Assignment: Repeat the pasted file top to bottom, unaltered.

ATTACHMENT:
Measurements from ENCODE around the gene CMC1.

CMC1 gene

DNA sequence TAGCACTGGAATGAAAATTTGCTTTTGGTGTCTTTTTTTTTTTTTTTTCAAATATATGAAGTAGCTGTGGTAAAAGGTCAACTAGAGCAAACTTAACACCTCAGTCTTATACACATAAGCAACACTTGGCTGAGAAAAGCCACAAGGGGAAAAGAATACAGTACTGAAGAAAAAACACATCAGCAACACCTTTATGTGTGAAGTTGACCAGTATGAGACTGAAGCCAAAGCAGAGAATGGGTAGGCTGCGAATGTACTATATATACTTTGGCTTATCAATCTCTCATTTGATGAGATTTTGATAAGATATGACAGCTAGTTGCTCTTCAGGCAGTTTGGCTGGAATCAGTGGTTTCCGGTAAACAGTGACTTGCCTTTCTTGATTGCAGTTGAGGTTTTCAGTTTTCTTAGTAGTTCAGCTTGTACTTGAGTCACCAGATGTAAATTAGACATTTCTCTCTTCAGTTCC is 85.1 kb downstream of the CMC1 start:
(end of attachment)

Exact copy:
Measurements from ENCODE around the gene CMC1.

CMC1 gene

DNA sequence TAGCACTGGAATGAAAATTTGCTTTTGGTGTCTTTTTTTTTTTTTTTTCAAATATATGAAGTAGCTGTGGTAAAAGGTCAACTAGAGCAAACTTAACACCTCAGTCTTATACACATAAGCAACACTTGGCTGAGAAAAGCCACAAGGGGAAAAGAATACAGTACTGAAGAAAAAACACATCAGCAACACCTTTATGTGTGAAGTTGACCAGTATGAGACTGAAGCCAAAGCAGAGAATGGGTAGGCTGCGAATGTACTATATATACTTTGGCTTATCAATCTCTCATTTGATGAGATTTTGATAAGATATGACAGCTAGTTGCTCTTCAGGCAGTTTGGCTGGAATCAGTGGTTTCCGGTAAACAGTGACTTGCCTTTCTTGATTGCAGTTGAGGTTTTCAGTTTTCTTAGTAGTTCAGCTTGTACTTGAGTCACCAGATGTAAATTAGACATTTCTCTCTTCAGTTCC is 85.1 kb downstream of the CMC1 start: